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Like bees drawn to honey, I can’t resist a call for a metaphor, though this might take a few twists and turn to get to MYFest.

A few weeks ago, Laura Czernieicz posted a call for theories of change

While I don’t have a deep reach for theories it struck a chord with ideas i picked up in my graduate studies of Geology. I got to be a fan of Stephen J Gould’s use of every day metaphors to discuss evolution and paleontology (I can still recall the concept of neotony explained through the changes over time in the way Walt Disney drew Mickey Mouse).

Gould wrote too about how the imperfect fossil record still provided enough evidence to overturn Darwin’s idea of evolutionary change happening slowly over great expanses of time. He was a Gradualist. But mass extinctions, the most well known being the boundary of Cretaceous/Jurassic eras (when dinosaurs bit the dust) indicated mostly the long periods passed with little happening, and major changes took place over shorter time periods or what I learned was called punctuated equilibrium.

This emerged in some grad school research, where without too much more tangentials here my advisor and I attempted to use the physics of how water flowed in river channels to a kind of volcano flow down mountain sides.

All leading finally to a metaphor, the way those rapids are formed in river flow in canyons. Water flowing down a river builds up energy and when the flow is constructed by a narrowing of the walls or a place where the water gets shallow, it dissipates energy as a standing wave or what is technically a hydraulic jump.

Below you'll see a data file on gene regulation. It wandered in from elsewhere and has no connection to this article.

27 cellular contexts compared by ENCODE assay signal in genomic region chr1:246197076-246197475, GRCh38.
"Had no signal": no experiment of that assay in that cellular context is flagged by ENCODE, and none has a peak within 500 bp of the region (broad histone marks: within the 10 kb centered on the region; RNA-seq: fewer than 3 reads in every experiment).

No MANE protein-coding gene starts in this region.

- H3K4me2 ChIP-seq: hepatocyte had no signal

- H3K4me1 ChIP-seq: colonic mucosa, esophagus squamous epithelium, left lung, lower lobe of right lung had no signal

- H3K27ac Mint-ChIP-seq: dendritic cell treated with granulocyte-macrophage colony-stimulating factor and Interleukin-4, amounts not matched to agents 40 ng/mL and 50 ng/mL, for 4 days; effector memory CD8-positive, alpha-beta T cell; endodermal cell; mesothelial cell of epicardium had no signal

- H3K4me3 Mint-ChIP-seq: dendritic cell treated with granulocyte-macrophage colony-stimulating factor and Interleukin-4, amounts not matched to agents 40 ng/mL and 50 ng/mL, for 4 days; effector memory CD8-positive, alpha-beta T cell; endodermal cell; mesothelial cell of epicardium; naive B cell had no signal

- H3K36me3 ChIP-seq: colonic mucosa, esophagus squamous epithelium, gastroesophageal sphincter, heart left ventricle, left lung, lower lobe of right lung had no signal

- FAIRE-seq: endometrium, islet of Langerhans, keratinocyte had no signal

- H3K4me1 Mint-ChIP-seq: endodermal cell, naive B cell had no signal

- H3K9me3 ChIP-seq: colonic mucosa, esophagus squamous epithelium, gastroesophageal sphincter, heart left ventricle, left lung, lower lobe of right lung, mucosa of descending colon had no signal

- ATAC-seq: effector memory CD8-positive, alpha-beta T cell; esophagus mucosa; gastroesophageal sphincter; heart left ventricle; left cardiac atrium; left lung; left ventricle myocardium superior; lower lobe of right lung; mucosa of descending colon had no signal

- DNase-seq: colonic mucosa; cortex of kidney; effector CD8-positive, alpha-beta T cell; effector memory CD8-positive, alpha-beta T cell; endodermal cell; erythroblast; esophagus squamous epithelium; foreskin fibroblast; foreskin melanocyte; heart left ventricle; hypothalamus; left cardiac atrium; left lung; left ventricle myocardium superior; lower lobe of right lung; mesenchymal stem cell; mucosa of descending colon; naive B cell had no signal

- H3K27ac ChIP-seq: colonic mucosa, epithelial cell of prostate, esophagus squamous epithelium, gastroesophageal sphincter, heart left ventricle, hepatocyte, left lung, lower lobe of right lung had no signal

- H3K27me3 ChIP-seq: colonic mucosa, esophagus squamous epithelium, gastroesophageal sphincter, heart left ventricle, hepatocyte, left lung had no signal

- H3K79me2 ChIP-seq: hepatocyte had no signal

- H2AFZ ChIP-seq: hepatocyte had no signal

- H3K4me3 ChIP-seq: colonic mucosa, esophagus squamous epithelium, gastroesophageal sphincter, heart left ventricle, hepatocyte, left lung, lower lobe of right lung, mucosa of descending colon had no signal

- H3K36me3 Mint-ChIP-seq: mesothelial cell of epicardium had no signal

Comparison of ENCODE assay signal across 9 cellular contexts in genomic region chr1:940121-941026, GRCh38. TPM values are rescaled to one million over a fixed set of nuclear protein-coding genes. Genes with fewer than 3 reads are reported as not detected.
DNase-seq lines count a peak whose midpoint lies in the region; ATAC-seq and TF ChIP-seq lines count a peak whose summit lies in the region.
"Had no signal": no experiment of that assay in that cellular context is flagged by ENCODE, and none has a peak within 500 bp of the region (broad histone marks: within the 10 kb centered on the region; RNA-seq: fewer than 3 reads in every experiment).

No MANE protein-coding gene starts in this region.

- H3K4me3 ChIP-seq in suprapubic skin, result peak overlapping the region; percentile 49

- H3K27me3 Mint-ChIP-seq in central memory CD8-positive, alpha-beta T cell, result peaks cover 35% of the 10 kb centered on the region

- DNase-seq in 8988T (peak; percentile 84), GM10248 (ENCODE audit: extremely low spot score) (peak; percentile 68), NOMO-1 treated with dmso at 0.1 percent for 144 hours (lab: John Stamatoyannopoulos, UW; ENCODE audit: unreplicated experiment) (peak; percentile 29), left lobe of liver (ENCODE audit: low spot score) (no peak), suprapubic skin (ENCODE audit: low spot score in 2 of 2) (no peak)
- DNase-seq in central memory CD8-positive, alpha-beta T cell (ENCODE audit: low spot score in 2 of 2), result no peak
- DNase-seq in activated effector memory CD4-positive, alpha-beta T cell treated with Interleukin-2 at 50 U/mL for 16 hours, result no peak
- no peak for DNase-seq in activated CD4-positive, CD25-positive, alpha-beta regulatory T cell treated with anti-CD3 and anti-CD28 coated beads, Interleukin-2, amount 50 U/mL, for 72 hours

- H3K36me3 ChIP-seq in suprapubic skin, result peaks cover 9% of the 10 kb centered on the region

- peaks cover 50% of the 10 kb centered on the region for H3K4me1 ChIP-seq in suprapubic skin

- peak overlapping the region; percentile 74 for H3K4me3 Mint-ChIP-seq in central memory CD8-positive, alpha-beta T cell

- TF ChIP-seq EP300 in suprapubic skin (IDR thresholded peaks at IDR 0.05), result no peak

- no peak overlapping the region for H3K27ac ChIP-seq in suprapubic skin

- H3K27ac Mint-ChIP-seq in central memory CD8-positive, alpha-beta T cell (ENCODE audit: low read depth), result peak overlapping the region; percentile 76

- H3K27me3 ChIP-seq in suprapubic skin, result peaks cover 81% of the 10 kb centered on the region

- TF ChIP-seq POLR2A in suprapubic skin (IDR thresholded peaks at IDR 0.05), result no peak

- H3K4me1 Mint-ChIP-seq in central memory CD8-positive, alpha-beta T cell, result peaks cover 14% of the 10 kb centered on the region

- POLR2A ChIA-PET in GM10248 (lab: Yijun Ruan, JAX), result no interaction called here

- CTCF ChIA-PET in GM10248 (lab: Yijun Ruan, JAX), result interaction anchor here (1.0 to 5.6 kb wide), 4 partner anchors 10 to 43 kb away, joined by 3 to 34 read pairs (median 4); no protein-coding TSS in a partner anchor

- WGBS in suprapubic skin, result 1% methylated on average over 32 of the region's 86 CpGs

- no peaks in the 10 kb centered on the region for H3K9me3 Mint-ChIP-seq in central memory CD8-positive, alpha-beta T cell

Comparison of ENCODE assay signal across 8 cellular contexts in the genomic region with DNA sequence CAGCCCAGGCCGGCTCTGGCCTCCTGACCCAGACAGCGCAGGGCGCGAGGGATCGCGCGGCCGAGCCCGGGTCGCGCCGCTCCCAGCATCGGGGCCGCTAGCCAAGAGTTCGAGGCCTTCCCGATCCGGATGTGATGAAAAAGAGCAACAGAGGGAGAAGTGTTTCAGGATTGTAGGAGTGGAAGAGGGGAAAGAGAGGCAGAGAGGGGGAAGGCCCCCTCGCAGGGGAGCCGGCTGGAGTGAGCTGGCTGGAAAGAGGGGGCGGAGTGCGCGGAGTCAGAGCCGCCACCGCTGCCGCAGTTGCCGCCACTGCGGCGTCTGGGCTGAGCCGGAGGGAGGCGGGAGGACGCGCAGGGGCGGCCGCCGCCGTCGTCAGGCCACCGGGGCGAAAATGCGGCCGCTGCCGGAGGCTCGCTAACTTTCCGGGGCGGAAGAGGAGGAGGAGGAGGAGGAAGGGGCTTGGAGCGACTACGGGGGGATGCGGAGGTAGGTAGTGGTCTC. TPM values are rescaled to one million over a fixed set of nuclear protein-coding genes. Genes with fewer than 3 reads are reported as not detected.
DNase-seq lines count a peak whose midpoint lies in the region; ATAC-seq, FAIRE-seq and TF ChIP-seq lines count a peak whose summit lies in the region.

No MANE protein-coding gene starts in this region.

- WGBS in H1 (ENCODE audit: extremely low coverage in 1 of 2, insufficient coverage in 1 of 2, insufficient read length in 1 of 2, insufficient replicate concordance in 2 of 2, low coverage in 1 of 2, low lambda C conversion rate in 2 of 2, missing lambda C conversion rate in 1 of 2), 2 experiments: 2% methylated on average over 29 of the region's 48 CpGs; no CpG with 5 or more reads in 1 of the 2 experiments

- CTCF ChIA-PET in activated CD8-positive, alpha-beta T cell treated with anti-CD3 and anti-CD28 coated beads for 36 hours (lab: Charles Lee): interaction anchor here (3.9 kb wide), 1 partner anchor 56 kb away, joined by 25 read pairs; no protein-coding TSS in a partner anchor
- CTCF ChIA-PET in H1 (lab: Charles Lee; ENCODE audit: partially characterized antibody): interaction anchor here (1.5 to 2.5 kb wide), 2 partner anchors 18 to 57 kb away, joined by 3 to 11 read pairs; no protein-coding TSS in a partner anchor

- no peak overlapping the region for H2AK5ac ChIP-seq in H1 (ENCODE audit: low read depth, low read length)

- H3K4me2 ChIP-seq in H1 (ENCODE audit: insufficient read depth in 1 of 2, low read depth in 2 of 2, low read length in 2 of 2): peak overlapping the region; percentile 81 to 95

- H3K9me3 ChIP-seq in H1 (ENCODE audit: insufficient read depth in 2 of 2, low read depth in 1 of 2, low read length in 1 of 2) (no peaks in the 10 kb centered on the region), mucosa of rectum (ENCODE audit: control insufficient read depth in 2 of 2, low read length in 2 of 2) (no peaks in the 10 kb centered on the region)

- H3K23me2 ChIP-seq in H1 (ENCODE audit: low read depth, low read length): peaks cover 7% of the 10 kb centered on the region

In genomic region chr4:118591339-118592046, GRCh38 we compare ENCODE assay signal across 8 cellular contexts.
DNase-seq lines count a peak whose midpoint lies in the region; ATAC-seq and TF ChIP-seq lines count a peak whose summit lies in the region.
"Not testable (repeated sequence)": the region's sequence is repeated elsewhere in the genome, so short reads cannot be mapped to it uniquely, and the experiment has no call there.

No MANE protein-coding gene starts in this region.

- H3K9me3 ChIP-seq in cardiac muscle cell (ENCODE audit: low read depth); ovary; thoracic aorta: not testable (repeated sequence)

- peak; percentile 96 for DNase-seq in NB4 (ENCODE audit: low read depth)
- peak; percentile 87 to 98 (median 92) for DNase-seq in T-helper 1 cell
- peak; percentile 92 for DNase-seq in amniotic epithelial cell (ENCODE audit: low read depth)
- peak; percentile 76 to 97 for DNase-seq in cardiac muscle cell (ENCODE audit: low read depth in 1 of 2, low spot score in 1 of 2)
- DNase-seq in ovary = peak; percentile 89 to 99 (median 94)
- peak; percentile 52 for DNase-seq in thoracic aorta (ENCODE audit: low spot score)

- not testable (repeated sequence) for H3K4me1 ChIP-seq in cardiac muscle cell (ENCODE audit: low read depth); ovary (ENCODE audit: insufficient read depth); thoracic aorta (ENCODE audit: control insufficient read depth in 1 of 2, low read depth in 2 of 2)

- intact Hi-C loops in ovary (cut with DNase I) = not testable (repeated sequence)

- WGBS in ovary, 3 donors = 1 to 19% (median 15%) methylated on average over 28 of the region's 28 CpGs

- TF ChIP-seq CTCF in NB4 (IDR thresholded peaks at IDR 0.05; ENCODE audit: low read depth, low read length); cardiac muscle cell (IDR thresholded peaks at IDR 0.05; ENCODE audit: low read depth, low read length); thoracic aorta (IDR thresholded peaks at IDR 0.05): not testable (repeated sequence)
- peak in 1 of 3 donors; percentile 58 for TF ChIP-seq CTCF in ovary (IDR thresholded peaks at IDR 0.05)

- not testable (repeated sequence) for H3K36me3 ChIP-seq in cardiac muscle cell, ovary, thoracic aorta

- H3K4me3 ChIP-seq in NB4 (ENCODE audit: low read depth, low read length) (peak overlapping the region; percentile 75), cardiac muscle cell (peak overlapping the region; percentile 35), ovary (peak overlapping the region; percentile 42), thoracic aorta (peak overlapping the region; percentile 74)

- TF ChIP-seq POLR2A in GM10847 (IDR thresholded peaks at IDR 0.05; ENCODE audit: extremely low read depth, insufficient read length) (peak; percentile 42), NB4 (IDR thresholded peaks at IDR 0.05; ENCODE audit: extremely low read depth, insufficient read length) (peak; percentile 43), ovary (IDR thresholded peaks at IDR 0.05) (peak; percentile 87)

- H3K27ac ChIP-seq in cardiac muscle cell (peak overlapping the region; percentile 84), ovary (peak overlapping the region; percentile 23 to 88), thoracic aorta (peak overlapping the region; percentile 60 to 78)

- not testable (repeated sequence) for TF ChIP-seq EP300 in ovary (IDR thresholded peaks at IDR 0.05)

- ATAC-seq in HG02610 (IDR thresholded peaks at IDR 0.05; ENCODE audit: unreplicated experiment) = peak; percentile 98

2015/365/92 The Mighty Colorado

my photo of the Colorado River at Lees Ferry, CC-BY

i was fortunate in my geology grad school days to partake in a 10 day river raft trip through the Grand Canyon, maybe that was 1988 (?). Even in a pre-internet era it was an unforgettable experience to be completely cut off from the outside world. But it also was a lived experience in this idea of long periods of calm quiet floating and then shorter exciting interruptions when we approached the rapids. More of the trip is the former than the latter, and thus this river trip memory is how I think of change too in our field. Long periods where not much seems to happen (or things operate at a quiet pace) and then BOOM! External events (COVID, war, heat waves) disrupt everything.

But also for my MYFest was like this for me personally as my schedule did not have much room for a lot of the sessions, but when I could dip in, it was high energy.

If you ever get an opportunity to take a long river trip, take it! I can still sometime close my eyes and feel the calmness of the float sections and the perspective of how tiny we were compared to those magnificent canyon walks.